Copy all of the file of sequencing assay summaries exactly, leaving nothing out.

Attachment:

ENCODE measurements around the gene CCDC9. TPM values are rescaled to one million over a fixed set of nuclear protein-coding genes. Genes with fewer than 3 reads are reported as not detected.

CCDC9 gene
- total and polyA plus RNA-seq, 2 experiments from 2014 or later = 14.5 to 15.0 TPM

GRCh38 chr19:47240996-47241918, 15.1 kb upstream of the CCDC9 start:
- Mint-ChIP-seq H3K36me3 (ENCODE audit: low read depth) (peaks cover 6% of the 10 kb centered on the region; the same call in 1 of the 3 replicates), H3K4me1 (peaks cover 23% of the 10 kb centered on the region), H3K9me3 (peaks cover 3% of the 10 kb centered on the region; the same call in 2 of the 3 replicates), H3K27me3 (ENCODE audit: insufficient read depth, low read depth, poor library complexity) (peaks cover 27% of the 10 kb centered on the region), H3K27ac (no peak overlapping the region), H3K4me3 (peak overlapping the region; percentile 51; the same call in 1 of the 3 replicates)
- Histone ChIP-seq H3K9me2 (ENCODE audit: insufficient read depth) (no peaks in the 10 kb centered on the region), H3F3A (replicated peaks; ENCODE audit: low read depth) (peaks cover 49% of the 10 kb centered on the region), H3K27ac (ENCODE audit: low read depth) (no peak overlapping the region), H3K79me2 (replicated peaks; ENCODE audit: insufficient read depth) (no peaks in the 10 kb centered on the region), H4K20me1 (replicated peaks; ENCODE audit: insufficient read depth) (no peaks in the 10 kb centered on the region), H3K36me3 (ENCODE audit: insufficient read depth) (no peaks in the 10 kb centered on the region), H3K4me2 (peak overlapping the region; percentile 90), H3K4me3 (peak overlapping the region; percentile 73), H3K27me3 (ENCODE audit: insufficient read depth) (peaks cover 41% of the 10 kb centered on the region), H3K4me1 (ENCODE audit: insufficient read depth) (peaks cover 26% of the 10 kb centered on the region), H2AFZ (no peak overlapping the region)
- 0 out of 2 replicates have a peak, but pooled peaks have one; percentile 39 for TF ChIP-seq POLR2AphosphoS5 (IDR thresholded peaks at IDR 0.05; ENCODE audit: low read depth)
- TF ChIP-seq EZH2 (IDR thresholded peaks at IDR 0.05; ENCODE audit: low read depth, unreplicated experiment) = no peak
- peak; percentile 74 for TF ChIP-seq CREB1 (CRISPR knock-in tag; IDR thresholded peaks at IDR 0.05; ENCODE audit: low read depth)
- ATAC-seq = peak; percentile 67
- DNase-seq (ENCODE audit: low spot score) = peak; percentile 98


ENCODE measurements around the gene CCDC9. TPM values are rescaled to one million over a fixed set of nuclear protein-coding genes. Genes with fewer than 3 reads are reported as not detected.

CCDC9 gene
- total and polyA plus RNA-seq, 2 experiments from 2014 or later = 14.5 to 15.0 TPM

GRCh38 chr19:47240996-47241918, 15.1 kb upstream of the CCDC9 start:
- Mint-ChIP-seq H3K36me3 (ENCODE audit: low read depth) (peaks cover 6% of the 10 kb centered on the region; the same call in 1 of the 3 replicates), H3K4me1 (peaks cover 23% of the 10 kb centered on the region), H3K9me3 (peaks cover 3% of the 10 kb centered on the region; the same call in 2 of the 3 replicates), H3K27me3 (ENCODE audit: insufficient read depth, low read depth, poor library complexity) (peaks cover 27% of the 10 kb centered on the region), H3K27ac (no peak overlapping the region), H3K4me3 (peak overlapping the region; percentile 51; the same call in 1 of the 3 replicates)
- Histone ChIP-seq H3K9me2 (ENCODE audit: insufficient read depth) (no peaks in the 10 kb centered on the region), H3F3A (replicated peaks; ENCODE audit: low read depth) (peaks cover 49% of the 10 kb centered on the region), H3K27ac (ENCODE audit: low read depth) (no peak overlapping the region), H3K79me2 (replicated peaks; ENCODE audit: insufficient read depth) (no peaks in the 10 kb centered on the region), H4K20me1 (replicated peaks; ENCODE audit: insufficient read depth) (no peaks in the 10 kb centered on the region), H3K36me3 (ENCODE audit: insufficient read depth) (no peaks in the 10 kb centered on the region), H3K4me2 (peak overlapping the region; percentile 90), H3K4me3 (peak overlapping the region; percentile 73), H3K27me3 (ENCODE audit: insufficient read depth) (peaks cover 41% of the 10 kb centered on the region), H3K4me1 (ENCODE audit: insufficient read depth) (peaks cover 26% of the 10 kb centered on the region), H2AFZ (no peak overlapping the region)
- 0 out of 2 replicates have a peak, but pooled peaks have one; percentile 39 for TF ChIP-seq POLR2AphosphoS5 (IDR thresholded peaks at IDR 0.05; ENCODE audit: low read depth)
- TF ChIP-seq EZH2 (IDR thresholded peaks at IDR 0.05; ENCODE audit: low read depth, unreplicated experiment) = no peak
- peak; percentile 74 for TF ChIP-seq CREB1 (CRISPR knock-in tag; IDR thresholded peaks at IDR 0.05; ENCODE audit: low read depth)
- ATAC-seq = peak; percentile 67
- DNase-seq (ENCODE audit: low spot score) = peak; percentile 98